Crash injures man, sparks gas pump fire

Posted June 07, 2010, at 11:49 a.m.

HARRINGTON, Maine — A medical supply delivery truck crashed into a gas pump at the Circle K station on Route 1 Monday morning, setting off several explosions that set fire to the vehicle and the pump.

Four men worked together to pull the driver, Gardiner Crabtree, 62, who works for Coastal Med Tech in Ellsworth, from the burning vehicle. Crabtree suffered burns in the accident and was reported to be in critical condition at Eastern Maine Medical Center in Bangor late Monday afternoon.

Crabtree had been parked in the Circle K parking lot at about 10:30 a.m. Monday when his truck shot forward and struck a vehicle parked at the pumps, according to Sgt. Tim Tabbutt of the Washington County Sheriff’s Department. Raymonde Houde, no age or address available, had just gotten out of her vehicle to pump gas and just missed being hit by the truck. Her vehicle lurched forward and struck a second vehicle driven by Sheena Dowling of East Machias.

Houde jumped back in her vehicle and drove it away from the fire. Neither she nor the three passengers in her vehicle were injured, Tabbutt said.

The accident set off several small explosions that set fire to the pumps and the truck. Firefighters feared that the blaze might ignite the liquid oxygen inside the delivery vehicle.

Dave McLaughlin, who owns McLaughlin’s Garage next to the Circle K site, said he heard a bang and thought the Dumpster was being changed at the gas station. When he stepped out of his garage, he said he saw the fire.

“All I could see was fire and smoke just boiling out from under the canopy there,” McLaughlin said.

Tabbutt said four good Samaritans, Terry Grant, Mark Schoppee, Branden Lovejoy and Nicholas Graham, rushed to the burning vehicle to rescue Crabtree. A worker from the Circle K store, Raelea Merchant, rushed to the scene with a fire extinguisher.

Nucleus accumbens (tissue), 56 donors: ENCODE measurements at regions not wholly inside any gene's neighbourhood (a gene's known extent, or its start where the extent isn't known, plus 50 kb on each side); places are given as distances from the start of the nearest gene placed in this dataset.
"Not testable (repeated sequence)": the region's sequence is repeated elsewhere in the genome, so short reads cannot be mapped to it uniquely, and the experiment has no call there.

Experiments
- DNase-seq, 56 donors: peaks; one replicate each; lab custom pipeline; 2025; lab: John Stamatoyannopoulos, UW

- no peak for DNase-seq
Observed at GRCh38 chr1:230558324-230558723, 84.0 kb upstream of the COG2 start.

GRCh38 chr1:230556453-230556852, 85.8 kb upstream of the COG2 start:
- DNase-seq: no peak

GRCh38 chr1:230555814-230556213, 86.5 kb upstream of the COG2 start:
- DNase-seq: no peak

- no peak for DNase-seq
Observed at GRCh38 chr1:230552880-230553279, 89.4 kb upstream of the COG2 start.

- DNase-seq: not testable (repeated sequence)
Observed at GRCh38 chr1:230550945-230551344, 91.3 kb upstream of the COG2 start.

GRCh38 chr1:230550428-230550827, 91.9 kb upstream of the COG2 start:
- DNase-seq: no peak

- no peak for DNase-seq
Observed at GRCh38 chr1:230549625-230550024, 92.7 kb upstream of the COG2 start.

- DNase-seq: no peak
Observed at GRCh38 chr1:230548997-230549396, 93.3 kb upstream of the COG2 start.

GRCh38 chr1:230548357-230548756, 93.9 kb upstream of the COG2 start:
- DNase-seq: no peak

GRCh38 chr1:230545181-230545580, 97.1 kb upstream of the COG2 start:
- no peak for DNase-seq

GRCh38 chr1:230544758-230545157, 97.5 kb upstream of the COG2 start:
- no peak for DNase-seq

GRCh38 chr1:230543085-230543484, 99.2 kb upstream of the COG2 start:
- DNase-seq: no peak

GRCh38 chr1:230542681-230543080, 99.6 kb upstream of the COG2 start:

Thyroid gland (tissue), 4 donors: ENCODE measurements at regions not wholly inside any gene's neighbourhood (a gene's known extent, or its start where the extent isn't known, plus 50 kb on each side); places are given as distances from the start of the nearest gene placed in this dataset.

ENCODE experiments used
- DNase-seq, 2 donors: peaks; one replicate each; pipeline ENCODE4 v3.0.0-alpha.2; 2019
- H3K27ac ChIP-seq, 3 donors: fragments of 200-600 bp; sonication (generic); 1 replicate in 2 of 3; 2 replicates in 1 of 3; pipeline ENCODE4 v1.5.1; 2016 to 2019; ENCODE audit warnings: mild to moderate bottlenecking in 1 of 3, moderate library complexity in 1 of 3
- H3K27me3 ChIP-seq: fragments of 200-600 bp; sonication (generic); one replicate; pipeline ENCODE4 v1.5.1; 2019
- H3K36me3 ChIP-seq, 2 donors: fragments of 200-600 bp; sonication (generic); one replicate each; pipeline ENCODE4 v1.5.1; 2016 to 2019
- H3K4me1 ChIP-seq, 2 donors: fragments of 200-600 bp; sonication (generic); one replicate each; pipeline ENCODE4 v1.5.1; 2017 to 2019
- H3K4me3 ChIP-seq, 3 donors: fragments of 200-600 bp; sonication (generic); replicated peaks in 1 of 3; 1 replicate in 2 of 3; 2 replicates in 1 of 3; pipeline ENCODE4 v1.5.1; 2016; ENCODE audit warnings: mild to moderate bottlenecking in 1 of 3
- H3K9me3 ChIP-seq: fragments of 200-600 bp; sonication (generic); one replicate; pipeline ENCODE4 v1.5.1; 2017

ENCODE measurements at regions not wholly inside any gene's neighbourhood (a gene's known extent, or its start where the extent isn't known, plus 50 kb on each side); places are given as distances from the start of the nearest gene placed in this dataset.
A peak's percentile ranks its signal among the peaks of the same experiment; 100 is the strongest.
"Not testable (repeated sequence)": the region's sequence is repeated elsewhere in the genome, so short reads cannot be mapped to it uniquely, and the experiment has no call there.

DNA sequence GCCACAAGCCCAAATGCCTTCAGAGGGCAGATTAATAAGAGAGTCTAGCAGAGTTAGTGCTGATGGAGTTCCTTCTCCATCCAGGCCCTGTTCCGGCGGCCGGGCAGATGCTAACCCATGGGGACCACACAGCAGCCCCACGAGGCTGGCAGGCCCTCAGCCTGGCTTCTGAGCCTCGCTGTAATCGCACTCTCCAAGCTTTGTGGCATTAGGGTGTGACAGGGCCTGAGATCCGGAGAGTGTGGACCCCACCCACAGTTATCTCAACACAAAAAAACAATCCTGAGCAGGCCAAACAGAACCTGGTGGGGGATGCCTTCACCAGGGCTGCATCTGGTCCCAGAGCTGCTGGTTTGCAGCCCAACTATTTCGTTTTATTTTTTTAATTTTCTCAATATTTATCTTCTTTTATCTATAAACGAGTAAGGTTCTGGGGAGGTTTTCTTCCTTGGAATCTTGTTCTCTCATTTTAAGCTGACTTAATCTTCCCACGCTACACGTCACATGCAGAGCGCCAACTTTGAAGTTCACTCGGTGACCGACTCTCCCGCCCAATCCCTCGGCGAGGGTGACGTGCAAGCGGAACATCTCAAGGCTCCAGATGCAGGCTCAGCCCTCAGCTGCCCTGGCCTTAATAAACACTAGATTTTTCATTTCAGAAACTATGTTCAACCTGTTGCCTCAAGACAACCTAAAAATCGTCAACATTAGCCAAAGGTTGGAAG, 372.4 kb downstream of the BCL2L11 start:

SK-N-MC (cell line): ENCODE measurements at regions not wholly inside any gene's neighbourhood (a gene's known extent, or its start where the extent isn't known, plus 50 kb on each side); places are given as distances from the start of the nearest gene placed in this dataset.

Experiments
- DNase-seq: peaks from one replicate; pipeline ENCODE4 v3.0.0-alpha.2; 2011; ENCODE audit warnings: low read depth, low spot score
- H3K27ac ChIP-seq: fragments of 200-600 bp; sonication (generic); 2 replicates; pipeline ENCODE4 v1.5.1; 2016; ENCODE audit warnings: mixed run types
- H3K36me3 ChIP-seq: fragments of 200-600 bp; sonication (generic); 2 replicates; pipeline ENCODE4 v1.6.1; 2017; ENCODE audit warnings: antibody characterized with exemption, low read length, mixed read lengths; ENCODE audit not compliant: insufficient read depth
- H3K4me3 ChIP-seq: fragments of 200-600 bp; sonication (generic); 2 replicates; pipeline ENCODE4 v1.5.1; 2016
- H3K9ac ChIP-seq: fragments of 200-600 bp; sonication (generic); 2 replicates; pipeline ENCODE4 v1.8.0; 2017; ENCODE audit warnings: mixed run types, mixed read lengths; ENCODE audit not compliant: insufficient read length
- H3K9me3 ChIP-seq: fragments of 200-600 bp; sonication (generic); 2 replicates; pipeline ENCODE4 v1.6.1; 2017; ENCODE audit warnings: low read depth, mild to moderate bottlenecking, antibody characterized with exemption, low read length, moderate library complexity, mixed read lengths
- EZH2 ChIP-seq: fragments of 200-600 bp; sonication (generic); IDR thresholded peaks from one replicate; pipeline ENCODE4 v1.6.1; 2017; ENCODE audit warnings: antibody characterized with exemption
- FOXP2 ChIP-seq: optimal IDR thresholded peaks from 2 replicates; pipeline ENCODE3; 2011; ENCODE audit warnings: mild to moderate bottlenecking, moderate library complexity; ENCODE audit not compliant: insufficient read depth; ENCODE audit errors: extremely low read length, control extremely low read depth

“She used a fire extinguisher while they tried to get him out,” Tabbutt said.

McLaughlin said he saw two of the rescuers, Schoppee and Grant, rush to the burning truck.

“They couldn’t get him out,” he said. “I heard Mark and Terry screaming to just ‘rip him out of there somehow.’”

Lovejoy and Graham were in the convenience store when the accident happened. Lovejoy said he heard a bang.

“The guy had run into the fuel pumps and it immediately exploded,” he said.

Lovejoy ran out and he and his buddies tried to get Crabtree out of the vehicle.

They managed to get the door of the vehicle open. Lovejoy said he thought Terry Grant cut Crabtree’s seat belt off him. The flames encircled the truck.

“There were two big explosions,” he said. “He was tangled up in the steering wheel. Mark grabbed his belt, I grabbed his feet, and Nick got his hands and we lugged him out to the side.”

Lovejoy said he thought about the danger afterward, especially after he learned that the explosive liquid oxygen was in the truck. But he said he didn’t think about that while it was happening.